As an example of making no sense, one adventure begins with the report of a woman’s crushed body. The police speculate that it might be the corpse of Lady Beltham (Renée Carl), who shows up in several of these things. Or maybe that’s just what we’re supposed to think. Then a bunch of things start happening one after another and this original mystery is quite forgotten. When the movie gets around to explaining something about it, the “answer” leaves much unexplained (like who was killed and why), and nobody cares.

The methods of Inspector Juve (Edmund Bréon) are just as haphazard. He’s brilliant and ingenious, but he doesn’t bother to question anybody about what they know and he spends a lot of time sitting in his spacious office chatting with journalist chum Fandor (Georges Melchior). This secondary hero sure gets great access to everything that’s going on, and it’s a good thing no other reporters seem to be covering the events.

All one really needs to know is that Fantômas will be in disguise as one or more people, when he’s not entirely hooded in a kind of catsuit, and that half the time people will think he’s dead or that Juve is dead when one or more of them is really masquerading as the other. Fantômas always, always escapes at the last minute. (One of these escapes feels like something out of a Mack Sennett slapstick.) Fantômas or his minions are in every institution. Fantômas is often at a high level while the minions are low, like servants and prison guards. In fact, one segment is about the fact that the public suspects Juve is Fantômas, thus furthering the sense of confusion about the corrupt and paradoxical forces of “order” in these overplotted nonsense tales. Thesis: Order is chaos and chaos order. Discuss.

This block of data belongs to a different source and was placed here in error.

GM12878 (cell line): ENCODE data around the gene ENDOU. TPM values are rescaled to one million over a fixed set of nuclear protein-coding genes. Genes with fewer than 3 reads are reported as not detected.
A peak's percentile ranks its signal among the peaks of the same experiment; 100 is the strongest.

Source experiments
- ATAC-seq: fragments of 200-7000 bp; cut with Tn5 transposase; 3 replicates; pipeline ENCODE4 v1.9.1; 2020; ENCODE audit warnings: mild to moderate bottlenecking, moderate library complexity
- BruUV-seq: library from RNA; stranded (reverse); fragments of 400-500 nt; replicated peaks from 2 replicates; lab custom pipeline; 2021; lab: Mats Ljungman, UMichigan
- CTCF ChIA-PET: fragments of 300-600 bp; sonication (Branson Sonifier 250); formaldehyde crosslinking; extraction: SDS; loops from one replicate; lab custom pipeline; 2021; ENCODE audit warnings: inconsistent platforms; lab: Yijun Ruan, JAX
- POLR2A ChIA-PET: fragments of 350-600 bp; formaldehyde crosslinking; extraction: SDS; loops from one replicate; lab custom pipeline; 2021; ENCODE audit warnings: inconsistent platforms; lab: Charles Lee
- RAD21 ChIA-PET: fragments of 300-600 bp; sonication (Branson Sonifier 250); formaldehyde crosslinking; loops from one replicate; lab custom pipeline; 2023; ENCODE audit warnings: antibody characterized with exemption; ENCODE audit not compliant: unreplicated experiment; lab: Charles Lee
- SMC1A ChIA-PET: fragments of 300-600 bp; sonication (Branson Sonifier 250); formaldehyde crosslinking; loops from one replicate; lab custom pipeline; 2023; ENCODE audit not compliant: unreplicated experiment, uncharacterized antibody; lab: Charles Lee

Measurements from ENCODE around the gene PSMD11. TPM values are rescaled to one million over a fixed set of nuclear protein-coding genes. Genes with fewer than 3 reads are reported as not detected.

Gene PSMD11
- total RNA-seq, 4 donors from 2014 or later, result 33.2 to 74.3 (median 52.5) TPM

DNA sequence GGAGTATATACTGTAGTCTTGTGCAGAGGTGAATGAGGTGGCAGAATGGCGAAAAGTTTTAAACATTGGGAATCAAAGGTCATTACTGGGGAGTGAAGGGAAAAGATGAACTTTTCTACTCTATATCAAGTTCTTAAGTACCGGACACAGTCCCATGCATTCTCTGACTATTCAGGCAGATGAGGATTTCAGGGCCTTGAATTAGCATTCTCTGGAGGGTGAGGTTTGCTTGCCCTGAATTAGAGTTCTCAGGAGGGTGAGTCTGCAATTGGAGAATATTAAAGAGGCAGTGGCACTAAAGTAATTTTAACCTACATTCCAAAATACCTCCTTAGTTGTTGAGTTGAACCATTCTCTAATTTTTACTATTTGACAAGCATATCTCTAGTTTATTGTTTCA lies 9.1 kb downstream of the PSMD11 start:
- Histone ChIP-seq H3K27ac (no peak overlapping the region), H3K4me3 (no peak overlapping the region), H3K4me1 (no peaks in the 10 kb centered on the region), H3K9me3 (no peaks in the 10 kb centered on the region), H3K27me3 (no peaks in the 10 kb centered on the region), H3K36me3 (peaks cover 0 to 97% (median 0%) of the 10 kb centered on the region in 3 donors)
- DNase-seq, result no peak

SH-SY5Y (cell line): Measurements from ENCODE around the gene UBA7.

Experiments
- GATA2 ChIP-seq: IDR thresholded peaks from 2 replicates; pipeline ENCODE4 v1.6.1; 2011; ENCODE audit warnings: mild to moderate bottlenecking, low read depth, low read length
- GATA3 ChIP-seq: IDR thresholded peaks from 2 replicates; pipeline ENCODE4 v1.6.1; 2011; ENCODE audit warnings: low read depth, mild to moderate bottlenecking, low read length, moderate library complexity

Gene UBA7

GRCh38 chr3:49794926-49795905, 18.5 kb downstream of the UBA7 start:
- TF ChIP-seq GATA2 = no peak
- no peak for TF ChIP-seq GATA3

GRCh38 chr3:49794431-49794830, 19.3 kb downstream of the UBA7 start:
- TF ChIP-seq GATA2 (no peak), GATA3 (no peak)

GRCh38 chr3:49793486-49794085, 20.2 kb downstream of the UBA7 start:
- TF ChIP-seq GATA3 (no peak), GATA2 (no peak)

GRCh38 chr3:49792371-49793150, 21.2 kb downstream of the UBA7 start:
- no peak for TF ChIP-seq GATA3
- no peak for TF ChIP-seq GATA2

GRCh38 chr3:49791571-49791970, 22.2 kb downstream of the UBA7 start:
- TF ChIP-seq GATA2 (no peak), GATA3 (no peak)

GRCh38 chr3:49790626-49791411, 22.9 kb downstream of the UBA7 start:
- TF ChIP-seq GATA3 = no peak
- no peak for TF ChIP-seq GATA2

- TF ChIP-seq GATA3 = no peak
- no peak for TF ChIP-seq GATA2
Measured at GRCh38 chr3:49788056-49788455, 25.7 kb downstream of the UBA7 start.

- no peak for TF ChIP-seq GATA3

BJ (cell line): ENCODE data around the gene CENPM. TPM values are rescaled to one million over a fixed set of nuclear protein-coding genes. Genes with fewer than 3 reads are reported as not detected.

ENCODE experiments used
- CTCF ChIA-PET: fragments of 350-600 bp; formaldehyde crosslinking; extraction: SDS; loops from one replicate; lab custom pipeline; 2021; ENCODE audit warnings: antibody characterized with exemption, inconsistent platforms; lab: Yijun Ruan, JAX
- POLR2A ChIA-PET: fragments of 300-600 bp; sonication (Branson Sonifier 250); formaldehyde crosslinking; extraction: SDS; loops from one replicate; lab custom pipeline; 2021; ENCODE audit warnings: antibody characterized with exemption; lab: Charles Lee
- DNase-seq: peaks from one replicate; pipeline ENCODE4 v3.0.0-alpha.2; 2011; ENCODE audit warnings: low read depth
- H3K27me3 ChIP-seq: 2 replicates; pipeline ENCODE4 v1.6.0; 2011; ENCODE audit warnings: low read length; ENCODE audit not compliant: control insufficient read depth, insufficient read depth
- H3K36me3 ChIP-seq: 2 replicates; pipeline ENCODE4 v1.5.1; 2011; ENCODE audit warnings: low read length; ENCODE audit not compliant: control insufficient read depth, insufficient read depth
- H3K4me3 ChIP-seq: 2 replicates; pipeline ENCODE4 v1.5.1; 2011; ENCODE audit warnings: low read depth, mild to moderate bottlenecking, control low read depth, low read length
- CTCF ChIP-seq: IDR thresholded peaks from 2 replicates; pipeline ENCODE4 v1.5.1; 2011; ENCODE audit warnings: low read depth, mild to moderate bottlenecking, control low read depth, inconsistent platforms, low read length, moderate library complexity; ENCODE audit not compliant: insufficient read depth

Feuillade’s visual style in these films is a modified hybrid. The early episodes of 1913 most resemble the primitive features circa 1912, where titles announce the scene and then we watch it in a single unedited shot, as though looking at a stage. Feuillade had made films in that style — he’d cranked out hundreds of movies since 1905 for the Gaumont company — but that look was already becoming passé (not to be confused with Pathé) by 1914 thanks to the popular close-ups and cross-cuts of D.W. Griffith’s style.

Feuillade was aware of all this, and closer study reveals that these episodes have complicated sequences with cross-cuts and close-ups, moreso as we get to the 1914 items on the eve of war. There are lots of inserts, especially when people read something, and other key objects (a torn dress, a fingerprint, a gas faucet) are given the close-up treatment as well. We also follow peoples’ gazes through binoculars and windows. (I’d like to know the earliest movie that used a binocular shape over the image; here’s one from 1914.) Occasionally the camera will pan to right or left, as when revealing the surprising presence of a corpse. On one remarkable occasion, the camera even rises upward. Still, even with all this evidence of encroaching modernism, for the most part these films feel like the primitive, statically shot proscenium approach.